MOU with Panthera Establishes Nation’s First Official Jaguar Conservation Framework
San José, Costa Rica – The Americas’ largest wild cat, the elusive and iconic jaguar, received a historic seal of protection yesterday with the official recognition of Costa Rica’s Jaguar Corridor and the establishment of the country’s first official jaguar conservation strategy.
On July 5th, Costa Rica’s Minister of Environment, Energy and Telecommunications (MINAET), Dr. René Castro, presided over the signing of a Memorandum of Understanding (MOU) between Dr. Alan Rabinowitz, CEO of Panthera, the world’s leading wild cat conservation organization, and MINAET, in San José. Through this agreement, which will be later ratified and implemented by Costa Rica’s Conservation Areas National System (SINAC) Department Executive Director, Rafael Gutiérrez, both groups commit to carrying out rigorous scientific and conservation initiatives that will help in securing protected wild lands linking jaguar populations in Costa Rica and beyond, as well as ensure that the development of land around these protected areas is done in a way to benefit both wildlife and local communities.
Jaguar expert, Dr. Alan Rabinowitz, stated, “The signing of this historic agreement marks a turning point for the future for the jaguar not only in Costa Rica, but for jaguars throughout Central and South America. This represents the fourth MOU that Panthera has signed with a Latin American government and once executed, will allow Panthera to better implement a ‘connect and protect’ strategy that links and allows safe passage for jaguar populations throughout the species’ range, from northern Mexico, through the heart of Costa Rica, to Argentina.”
Dr. René Castro added, “Each time that we connect wild areas, we conserve our biodiversity and benefit flagship species like the jaguar.”
Crowned by Nicaragua and bordered by Panama to the south, Costa Rica serves as a critical link in the global Jaguar Corridor, which aims to connect and protect jaguar populations ranging from Mexico to Argentina to ensure the species’ genetic diversity and survival.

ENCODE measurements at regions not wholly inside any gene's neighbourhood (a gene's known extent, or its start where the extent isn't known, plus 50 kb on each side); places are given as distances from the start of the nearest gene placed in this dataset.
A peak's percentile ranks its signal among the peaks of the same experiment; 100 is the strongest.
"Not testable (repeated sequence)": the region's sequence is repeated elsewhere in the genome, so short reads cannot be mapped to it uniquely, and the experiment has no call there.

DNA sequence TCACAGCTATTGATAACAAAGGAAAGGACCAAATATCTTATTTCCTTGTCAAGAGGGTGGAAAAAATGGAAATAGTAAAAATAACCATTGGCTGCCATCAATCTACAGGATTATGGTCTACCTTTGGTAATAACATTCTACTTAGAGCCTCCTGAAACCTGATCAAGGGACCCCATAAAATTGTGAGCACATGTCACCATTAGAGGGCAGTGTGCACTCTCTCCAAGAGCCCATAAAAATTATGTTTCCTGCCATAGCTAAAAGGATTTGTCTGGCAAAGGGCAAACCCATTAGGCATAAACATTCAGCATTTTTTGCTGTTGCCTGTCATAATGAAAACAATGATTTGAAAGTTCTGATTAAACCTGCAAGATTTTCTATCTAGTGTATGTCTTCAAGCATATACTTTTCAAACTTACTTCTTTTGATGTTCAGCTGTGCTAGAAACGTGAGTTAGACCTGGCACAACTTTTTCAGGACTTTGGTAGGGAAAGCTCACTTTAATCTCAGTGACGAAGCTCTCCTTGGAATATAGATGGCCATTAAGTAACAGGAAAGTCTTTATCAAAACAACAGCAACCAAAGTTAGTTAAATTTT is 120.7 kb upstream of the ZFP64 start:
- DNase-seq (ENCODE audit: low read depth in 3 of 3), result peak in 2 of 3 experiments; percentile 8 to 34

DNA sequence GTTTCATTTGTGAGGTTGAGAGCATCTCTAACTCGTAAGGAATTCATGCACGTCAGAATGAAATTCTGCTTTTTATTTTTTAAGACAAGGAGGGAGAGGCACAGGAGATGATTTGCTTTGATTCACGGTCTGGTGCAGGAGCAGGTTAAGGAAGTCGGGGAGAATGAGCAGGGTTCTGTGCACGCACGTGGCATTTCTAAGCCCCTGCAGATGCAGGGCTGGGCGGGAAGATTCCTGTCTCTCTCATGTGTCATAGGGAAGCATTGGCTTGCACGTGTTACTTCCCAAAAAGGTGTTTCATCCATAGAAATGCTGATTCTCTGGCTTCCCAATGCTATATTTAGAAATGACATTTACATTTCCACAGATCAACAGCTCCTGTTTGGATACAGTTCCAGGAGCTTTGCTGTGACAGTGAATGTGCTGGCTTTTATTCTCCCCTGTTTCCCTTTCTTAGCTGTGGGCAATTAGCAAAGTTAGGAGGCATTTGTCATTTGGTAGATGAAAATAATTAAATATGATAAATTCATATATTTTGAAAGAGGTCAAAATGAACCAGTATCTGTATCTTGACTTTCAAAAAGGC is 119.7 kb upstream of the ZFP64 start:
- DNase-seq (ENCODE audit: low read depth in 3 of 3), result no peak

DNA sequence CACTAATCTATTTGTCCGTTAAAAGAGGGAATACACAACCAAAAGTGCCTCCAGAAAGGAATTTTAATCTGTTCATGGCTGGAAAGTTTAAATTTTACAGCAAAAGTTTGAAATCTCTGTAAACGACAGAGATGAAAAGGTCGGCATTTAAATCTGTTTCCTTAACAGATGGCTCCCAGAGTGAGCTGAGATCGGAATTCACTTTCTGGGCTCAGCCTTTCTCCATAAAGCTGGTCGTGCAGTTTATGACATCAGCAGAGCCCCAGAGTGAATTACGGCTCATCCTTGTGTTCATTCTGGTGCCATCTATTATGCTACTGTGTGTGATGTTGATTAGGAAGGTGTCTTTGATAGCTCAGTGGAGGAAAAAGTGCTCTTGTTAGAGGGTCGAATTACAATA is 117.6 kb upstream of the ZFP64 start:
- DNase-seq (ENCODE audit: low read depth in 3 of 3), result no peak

Operating under the umbrella of the Ministry of Environment, Energy and Telecommunications (MINAET), SINAC oversees the management of Costa Rica’s wildlife, forestry and water and national parks system, including over 160 protected areas. Since 2008, Panthera’s jaguar scientists have worked in partnership with SINAC and local partners to research the status of jaguar populations inside the country’s protected areas, assess threats facing jaguars and other wildlife, including land developments such as roads and reservoirs, implement community-based environmental education projects and train ranchers in human-jaguar conflict mitigation techniques that allow for local communities to coexist with jaguars.
Panthera’s MesoAmerica and Costa Rica Jaguar Coordinator, Roberto Salom-Pérez, explained, “Panthera’s efforts are a winning conservation strategy not only for jaguars, but also for the thousands of other animal and plant species with which they share their homes, including cougars, ocelots and other wild cats. Sharing data gathered through these projects with SINAC, land development companies, farmers and local stakeholders, Panthera’s Costa Rica team is identifying, creating and protecting the most viable land, or biological corridors, that connect jaguar populations. This is a proud moment for Costa Rica and shows how committed the country is to conserving the jaguar.”
Today, Costa Rica serves as one of 18 Latin American countries that is home to the jaguar, and one of 13 countries in which Panthera is conducting jaguar conservation initiatives. Highlighted by the United Nations Development Programme in 2011 for its adherence to strong environmental sustainability policies and practices, Costa Rica’s Conservation Areas National System (SINAC) is distinguished as one of the best in the region, with more than 25% of the country’s land classified and managed as part of the Ministry of Environment, Energy and Telecommunication’s National Biological Corridor Program (NBCP).
NBCP Coordinator, Mario Coto Hidalgo, said, “This agreement confirms the commitment of the Ministry regarding the protection of endangered species, in this particular case the jaguar, but also the ecosystems that the species inhabits; and it protects the interests of local communities who are able to participate in the implementation of conservation strategies for the jaguar. The agreement also establishes the opportunity to better address human-jaguar conflict situations, and to make better and more informed decisions in the management of Protected Areas and biological corridors within the country, which are inhabited by this flagship species."
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